Most people consider real estate sales and purchases a major life event. Even though real estate is our industry, the stress is as real as it is for the average person. On a stress inventory taking on a new mortgage or changing residences will alter your score significantly and we experienced that stress times three.
Paired with packing for a major move and saying goodbye to family and close friends the stress scales tipped, but that doesn’t have to be a bad thing. God’s most obvious when we find ourselves helpless to stand on our own and we found ourselves helpless indeed.
Reports and Reconciliation
In my twenties when I first plunged into real estate my dad walked me through clients’ inspection reports. “Cellulose debris sounds terrible but it’s usually nothing to worry about. It’s a way of saying there’s some trash on the ground,” years of seasoned experience passed down. Sure enough, when I looked at the unremarkable photos of cellulose debris I laughed.
On an average home, most items that arise on the inspection reports are not major but sound dire. Without an experienced agent invested in educating clients the small items like cellulose debris often destroy a transaction. Unfortunately the buyer of our rental did not have such an agent.
The poorly drafted request for repairs included items not even mentioned in the inspections or reports and referenced wrong items and page numbers. When my husband called his frustration pricked me through the phone. Already the buyer’s agent wouldn’t take time to answer phone calls. Once he actually said in a hushed voice, “I can’t talk right now I’m at the movies.” It was the middle of a business day. Now we realized the buyer’s agent really didn’t know how to counsel his client.
Every part of how I’m created poured out:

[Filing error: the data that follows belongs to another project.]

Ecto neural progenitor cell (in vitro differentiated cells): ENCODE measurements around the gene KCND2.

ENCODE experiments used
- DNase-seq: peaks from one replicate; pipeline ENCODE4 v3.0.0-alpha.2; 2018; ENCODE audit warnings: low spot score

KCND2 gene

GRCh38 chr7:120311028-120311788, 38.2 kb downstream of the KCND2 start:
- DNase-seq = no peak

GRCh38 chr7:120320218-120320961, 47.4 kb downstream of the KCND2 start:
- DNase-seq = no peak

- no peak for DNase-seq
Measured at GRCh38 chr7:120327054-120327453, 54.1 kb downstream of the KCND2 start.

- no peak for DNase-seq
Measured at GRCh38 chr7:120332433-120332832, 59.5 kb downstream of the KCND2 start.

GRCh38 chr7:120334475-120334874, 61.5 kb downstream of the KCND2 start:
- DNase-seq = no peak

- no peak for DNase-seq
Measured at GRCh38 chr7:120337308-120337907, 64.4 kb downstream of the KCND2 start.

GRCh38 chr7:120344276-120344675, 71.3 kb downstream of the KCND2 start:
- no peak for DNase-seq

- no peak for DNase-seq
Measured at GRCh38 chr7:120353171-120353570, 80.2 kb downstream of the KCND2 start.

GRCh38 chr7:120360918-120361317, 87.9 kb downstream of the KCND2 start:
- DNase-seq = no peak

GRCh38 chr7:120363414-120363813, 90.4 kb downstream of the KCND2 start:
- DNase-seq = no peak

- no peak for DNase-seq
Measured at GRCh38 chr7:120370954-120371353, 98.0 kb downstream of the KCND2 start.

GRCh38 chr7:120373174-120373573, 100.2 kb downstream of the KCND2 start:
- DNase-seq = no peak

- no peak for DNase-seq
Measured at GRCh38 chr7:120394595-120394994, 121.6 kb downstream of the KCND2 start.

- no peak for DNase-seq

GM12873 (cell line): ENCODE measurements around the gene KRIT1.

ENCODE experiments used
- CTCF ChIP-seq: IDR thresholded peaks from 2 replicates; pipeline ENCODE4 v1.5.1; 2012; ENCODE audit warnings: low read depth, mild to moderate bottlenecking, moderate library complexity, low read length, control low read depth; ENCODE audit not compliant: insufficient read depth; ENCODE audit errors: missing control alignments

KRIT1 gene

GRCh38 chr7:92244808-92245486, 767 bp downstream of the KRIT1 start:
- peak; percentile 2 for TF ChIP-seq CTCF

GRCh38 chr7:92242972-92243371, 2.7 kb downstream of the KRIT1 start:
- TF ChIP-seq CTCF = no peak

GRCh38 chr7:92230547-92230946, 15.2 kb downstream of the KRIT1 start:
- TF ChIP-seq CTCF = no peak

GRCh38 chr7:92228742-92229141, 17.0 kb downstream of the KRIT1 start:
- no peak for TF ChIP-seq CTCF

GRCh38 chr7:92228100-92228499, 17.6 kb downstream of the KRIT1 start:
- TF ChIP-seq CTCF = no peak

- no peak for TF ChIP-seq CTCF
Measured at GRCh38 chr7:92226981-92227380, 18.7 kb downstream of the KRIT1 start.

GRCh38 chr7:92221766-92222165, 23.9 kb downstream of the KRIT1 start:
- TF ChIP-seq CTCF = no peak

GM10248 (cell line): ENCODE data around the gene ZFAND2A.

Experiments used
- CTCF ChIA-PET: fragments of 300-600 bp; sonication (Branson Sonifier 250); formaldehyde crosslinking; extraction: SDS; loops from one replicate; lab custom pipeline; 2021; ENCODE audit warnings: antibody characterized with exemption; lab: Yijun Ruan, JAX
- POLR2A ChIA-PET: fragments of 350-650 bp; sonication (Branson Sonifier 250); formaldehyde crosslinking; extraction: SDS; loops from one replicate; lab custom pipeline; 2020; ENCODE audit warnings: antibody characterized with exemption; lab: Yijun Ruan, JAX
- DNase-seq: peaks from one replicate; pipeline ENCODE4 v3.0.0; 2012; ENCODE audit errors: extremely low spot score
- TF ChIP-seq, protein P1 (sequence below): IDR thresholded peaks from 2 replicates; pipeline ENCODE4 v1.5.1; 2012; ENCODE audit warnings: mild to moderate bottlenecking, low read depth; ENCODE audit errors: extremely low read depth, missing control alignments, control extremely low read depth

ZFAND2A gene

Stubbornness: Forget them. We’ll just put the house back on the market.
Justice: This is unreasonable. Where’s the middle ground?
Faith: We trust You Lord. Are we supposed to give them what they’ve asked for so we can close on the house there? Are we supposed to stand our ground? Are we supposed to trust that if we cancel this arrangement You’ll provide housing for us?
Meanwhile, the timeline for inspections on the property there ticked. Initially a couple of items made me cautious about moving forward. Unfortunately, the inspection reports didn’t help: Further inspection recommended.
A crack ran the length of the ceiling in a downstairs room. There are many reasons for such a crack, but my greatest concern centered on why. A home with multiple owners holds buried stories. What if there was a load baring wall there that someone removed to open up the rooms? Trust me, we’ve seen all sorts of ridiculous “updates” that compromise structural integrity.
Some electrical issues also concerned us, but not nearly as much. Electrical issues usually aren’t too much to repair (in light of other items). We requested the seller have a contractor come to the home to provide a professional opinion on the crack and if needed a suggested remedy.
Meanwhile we learned our appraisal would cost more than double (nearly a thousand dollars) the cost of homes in our area. We didn’t want to waste money on an appraisal if the inspections showed the need for significant repairs so we canceled our appraisal. Oh how that would later cost us!